USA: U.S. Dessert Wines
What About US Dessert Wines?
Most U.S. dessert wines are late harvest or Botrytised styles, which means that the sugars are concentrated in the grapes allowing for a sweet and often viscous wine. These methods are applied to many varietals around the country, but broadly speaking, there are two major styles. The first involves Sauvignon Blanc and/or Semillon and is modeled on the famous sweet wines from the Sauternes district of Bordeaux. Most are Botrytised and then aged in oak barrels to add an overlay of luxuriant oaky flavors. Semillon achieves a rich, figgy sort of personality while Sauvignon tends to have a bit more acidity and comes across as being not quite so lush. They are sometimes bottled individually but often work best in combination for this style of wine.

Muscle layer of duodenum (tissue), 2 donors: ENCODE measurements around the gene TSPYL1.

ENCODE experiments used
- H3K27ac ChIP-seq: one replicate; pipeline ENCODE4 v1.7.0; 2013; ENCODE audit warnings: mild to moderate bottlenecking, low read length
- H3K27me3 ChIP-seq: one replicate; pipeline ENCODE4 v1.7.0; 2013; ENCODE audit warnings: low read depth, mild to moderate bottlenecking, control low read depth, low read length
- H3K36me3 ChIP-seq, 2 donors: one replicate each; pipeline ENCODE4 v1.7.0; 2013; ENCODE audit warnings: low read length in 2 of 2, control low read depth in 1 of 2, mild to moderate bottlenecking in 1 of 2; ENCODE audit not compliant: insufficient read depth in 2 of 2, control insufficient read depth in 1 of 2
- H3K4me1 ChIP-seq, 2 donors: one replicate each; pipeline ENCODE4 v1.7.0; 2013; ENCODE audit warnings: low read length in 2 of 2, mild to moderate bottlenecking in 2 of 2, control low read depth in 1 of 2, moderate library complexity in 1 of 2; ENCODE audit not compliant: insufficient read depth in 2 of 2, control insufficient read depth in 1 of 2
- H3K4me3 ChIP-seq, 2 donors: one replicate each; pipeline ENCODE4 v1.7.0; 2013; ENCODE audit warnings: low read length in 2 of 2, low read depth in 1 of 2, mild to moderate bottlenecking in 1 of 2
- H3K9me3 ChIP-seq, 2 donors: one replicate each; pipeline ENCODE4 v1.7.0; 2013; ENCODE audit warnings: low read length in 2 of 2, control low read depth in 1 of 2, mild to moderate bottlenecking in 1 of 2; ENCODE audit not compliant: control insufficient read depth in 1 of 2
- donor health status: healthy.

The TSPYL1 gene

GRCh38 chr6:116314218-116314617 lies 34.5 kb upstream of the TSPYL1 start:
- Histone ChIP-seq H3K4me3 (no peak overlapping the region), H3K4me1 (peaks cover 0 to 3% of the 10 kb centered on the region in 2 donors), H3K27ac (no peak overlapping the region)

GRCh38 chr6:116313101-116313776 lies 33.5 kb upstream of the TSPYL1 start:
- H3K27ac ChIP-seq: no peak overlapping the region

Beyond the Sauternes style, U.S. producers make late harvest or "Icewines" from aromatic varietals such as Riesling, Gewürztraminer, Chenin Blanc, and Muscat. These wines often emulate classic European styles such as Piemontese Moscato, German Trockenbeerenausleses, and Alsatian Vendange Tardives. California provides the vast majority of the late harvest dessert wines, blessed as it is with a dry, lengthy harvesting season. Washington State has a suitable climate for making high quality Icewine from naturally-frozen, late-harvested grapes, as does New York and other northern tier states. With a labor intensive production process, these wines will always be more expensive than dry table wines, but they often represent considerable value when compared to imported French and German alternatives.
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